Typically, the fluidized-bed polymerization process is conducted at a pressure ranging from about 10 to 1000 psi, preferably about 200 to about 600 psi and a temperature ranging from about 10° C. to about 150° C., preferably about 40° C. to about 125° C. During the polymerization process the superficial gas velocity ranges from about 0.7 to 3.5 feet/second, and preferably about 1.0 to 2.7 feet/second.
Any type of polymerization catalyst may be used in the polymerization process where the present invention is applied. A single catalyst may be used, or a mixture of catalysts may be employed, if desired. The catalyst can be soluble or insoluble, supported or unsupported. It may be a prepolymer, spray dried with or without a filler, a liquid, or a solution, slurry/suspension or dispersion. These catalysts are used with cocatalysts and promoters well known in the art. Typically these are alkylaluminums, alkylaluminum halides, alkylaluminum hydrides, as well as aluminoxanes. For illustrative purposes only, examples of suitable catalysts include:
A. Ziegler-Natta catalysts, including titanium based catalysts such as those described in U.S. Pat. Nos. 4,376,062 and 4,379,758. Ziegler-Natta catalysts are well known in the art, and typically are magnesium/titanium/electron donor complexes used in conjunction with an organoaluminum cocatalyst.
B. Chromium based catalysts such as those described in U.S. Pat. Nos. 3,709,853; 3,709,954; and 4,077,904.
C. Vanadium based catalysts such as vanadium oxychloride and vanadium acetylacetonate, such as those described in U.S. Pat. No. 5,317,036.
D. Metallocene catalysts and other single-site or single-site-like catalysts such as those taught in U.S. Pat. Nos. 4,530,914; 4,665,047; 4,752,597; 5,218,071; 5,272,236; 5,278,272; 5,317,036; and 5,527,752.
E. Cationic forms of metal halides, such as aluminum trihalides.
F. Anionic Initiators such as butyl lithiums.
G. Cobalt catalysts and mixtures thereof such as those described in U.S. Pat. Nos. 4,472,559 and 4,182,814.
H. Nickel catalysts and mixtures thereof such as those described in U.S. Pat. Nos. 4,155,880 and 4,102,817.
I. Rare earth metal catalysts, i.e., those containing a metal having an atomic number in the Periodic Table of 57 to 103, such as compounds of cerium, lanthanum, praseodymium, gadolinium and neodymium. Especially useful are carboxylates, alcoholates, acetylacetonates, halides (including ether and alcohol complexes of neodymium bichloride), and allyl derivatives of such metals, e.g., of neodymium. Neodymium compounds, particularly neodymium neodecanoate, octanoate, and versatate, and n-alkyl neodymium are the most preferred rare earth metal catalysts.
Preferred catalysts for the process where the present invention is applied include rare earth metal catalysts, titanium catalysts, chromium catalysts, nickel catalysts, vanadium catalysts, and metallocene/single-site/single-site-like catalysts.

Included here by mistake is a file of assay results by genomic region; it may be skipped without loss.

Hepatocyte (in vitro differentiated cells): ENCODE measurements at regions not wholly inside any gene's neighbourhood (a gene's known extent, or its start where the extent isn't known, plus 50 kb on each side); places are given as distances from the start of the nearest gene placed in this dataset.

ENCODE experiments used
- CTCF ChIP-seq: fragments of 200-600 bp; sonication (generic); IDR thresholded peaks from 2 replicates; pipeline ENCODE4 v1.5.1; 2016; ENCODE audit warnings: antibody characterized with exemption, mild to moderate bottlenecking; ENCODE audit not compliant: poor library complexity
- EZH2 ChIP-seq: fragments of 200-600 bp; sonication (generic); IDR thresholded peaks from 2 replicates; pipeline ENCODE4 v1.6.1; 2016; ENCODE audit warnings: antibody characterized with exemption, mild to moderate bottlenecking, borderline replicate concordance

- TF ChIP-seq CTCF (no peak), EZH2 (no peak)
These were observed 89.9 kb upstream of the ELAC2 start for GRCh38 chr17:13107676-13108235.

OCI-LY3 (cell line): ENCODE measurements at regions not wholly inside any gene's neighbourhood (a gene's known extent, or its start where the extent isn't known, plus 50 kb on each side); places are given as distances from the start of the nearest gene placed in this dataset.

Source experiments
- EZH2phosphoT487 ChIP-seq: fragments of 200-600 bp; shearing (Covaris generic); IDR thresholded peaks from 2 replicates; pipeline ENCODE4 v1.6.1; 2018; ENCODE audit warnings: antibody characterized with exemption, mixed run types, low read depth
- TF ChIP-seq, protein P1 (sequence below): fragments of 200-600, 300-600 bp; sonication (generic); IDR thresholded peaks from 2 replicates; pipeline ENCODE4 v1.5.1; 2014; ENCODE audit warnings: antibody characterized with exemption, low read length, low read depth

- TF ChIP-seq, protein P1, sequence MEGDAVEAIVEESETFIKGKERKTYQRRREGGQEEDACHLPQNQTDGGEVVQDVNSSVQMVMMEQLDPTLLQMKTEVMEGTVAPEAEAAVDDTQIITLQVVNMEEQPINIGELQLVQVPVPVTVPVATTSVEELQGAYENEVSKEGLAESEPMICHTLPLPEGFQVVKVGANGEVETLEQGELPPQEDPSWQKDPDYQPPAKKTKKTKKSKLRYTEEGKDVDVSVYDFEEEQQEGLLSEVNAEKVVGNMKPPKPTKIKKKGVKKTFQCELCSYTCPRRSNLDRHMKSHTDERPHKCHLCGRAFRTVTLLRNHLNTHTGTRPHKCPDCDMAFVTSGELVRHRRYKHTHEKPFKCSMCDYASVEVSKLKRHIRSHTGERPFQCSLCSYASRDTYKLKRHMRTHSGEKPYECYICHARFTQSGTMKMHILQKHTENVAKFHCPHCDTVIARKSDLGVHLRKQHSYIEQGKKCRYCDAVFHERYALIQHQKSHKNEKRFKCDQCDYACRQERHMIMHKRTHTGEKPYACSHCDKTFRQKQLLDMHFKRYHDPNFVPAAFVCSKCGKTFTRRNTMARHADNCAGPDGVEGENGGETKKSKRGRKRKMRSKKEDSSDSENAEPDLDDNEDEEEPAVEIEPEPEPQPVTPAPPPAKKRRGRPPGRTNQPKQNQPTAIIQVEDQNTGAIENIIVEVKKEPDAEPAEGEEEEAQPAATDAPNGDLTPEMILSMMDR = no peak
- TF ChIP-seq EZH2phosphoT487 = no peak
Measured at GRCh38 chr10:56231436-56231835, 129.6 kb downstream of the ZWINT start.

Inert Particulate Materials
The polymerization processes where the present invention is applied can include other additives such as inert particulate materials. Inert particulate particles can include, for example, carbon black, silica, clay, and talc used in some processes which produce sticky polymers such as in accordance with U.S. Pat. No. 4,994,534 and polymers from readily condensable monomers enumerated previously herein. The use of inert particulate materials is especially preferred in gas phase polymerization employing a diene as one of the monomers or when a diolefin is the sole monomer present. Of the inert particulate materials, carbon black, silica, and a mixture thereof are preferred, with carbon black being most preferred. The inert particulate material is employed in the gas-phase polymerization in an amount ranging from about 0.3 to about 80 weight percent, preferably about 5 to about 75 weight percent, most preferably 5 to 50 weight percent based on the weight of the final polymer product.
Local Defluidization/Channeling Detection
In a fluidized-bed, the change of a normal fluidization condition to local defluidization and/or channeling can be reflected by the variation of the fluidized bulk density signals collected at different locations. As is known in the art, Fluidized Bulk Density can be measured at different sections in the bed using a variety of methods, both invasively and non-invasively. Commonly employed methods include the measurement of bed capacitance, conductivity, pressure, and the use of fiber-optic laser Doppler enemometry, hot-wire anemometry, X-ray, (-ray and other techniques. The present invention proposes two preferred novel methods of converting fluidized bulk density data to signals useful for identifying incipient local defluidization and/or channeling in fluidizedbed polymerization reactors, namely (i) comparing the currently measured fluidization bulk density data with the time-averaged baselines of the fluidization bulk densities, or (ii) comparing the currently measured standard deviation of fluidized bulk density with its time-averaged baseline. For some processes chosen within the discretion of the operator, the time-averaged baselines can also or alternatively be determined according to historical “good” data.
The channeling index (Cindex) is one of the two preferred parameters defined by this invention to monitor the local defluidization and/or channeling. Cindex is defined by